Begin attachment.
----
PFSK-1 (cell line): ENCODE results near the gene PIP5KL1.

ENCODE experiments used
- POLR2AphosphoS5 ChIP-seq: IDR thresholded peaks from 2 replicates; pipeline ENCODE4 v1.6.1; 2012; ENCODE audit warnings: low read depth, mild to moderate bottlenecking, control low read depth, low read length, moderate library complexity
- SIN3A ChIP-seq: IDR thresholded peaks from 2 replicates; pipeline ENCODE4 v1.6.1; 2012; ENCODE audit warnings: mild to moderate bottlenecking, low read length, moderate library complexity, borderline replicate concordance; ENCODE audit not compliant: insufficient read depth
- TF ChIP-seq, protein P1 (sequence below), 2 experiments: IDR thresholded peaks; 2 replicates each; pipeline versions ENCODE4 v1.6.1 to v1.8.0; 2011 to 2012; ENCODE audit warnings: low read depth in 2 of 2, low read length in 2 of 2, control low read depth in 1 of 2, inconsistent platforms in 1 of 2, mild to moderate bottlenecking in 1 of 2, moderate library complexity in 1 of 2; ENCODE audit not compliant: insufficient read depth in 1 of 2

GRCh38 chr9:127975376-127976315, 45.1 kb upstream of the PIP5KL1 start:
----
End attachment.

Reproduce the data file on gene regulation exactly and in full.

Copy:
PFSK-1 (cell line): ENCODE results near the gene PIP5KL1.

ENCODE experiments used
- POLR2AphosphoS5 ChIP-seq: IDR thresholded peaks from 2 replicates; pipeline ENCODE4 v1.6.1; 2012; ENCODE audit warnings: low read depth, mild to moderate bottlenecking, control low read depth, low read length, moderate library complexity
- SIN3A ChIP-seq: IDR thresholded peaks from 2 replicates; pipeline ENCODE4 v1.6.1; 2012; ENCODE audit warnings: mild to moderate bottlenecking, low read length, moderate library complexity, borderline replicate concordance; ENCODE audit not compliant: insufficient read depth
- TF ChIP-seq, protein P1 (sequence below), 2 experiments: IDR thresholded peaks; 2 replicates each; pipeline versions ENCODE4 v1.6.1 to v1.8.0; 2011 to 2012; ENCODE audit warnings: low read depth in 2 of 2, low read length in 2 of 2, control low read depth in 1 of 2, inconsistent platforms in 1 of 2, mild to moderate bottlenecking in 1 of 2, moderate library complexity in 1 of 2; ENCODE audit not compliant: insufficient read depth in 1 of 2

GRCh38 chr9:127975376-127976315, 45.1 kb upstream of the PIP5KL1 start: